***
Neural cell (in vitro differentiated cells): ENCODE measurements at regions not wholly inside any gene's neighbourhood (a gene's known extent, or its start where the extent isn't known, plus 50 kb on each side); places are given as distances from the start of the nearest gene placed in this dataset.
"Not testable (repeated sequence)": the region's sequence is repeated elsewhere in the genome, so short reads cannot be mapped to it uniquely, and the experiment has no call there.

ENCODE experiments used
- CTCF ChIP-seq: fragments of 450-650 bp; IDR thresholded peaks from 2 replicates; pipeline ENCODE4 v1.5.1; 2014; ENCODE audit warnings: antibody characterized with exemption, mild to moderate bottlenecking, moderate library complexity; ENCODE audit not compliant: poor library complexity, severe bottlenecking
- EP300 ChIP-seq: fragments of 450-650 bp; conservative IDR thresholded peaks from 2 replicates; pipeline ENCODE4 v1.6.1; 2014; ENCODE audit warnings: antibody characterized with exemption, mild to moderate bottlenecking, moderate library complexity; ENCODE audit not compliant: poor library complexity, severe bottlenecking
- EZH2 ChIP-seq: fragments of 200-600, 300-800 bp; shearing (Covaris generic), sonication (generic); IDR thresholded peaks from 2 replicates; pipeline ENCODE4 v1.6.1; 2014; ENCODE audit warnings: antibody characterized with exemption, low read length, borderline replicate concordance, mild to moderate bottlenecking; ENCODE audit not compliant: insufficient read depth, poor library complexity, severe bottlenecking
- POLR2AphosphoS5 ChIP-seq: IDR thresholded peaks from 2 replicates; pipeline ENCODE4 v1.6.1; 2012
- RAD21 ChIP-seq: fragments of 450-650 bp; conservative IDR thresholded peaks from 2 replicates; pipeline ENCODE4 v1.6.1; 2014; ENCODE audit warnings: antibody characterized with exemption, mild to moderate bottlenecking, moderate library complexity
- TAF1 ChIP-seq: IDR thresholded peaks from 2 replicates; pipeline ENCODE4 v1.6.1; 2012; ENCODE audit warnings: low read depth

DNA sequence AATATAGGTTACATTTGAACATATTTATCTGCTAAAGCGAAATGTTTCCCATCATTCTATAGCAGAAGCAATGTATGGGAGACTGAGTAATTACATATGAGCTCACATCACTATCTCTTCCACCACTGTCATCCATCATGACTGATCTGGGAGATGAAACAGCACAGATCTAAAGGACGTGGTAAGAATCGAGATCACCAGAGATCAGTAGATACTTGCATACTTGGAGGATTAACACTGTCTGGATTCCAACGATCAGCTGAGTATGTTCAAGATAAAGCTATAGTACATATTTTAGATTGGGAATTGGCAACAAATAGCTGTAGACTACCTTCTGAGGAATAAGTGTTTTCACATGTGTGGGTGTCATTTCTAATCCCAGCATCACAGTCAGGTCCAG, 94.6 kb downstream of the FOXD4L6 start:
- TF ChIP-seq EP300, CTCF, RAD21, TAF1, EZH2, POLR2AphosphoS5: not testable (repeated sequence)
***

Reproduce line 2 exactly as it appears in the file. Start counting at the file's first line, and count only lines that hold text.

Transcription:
"Not testable (repeated sequence)": the region's sequence is repeated elsewhere in the genome, so short reads cannot be mapped to it uniquely, and the experiment has no call there.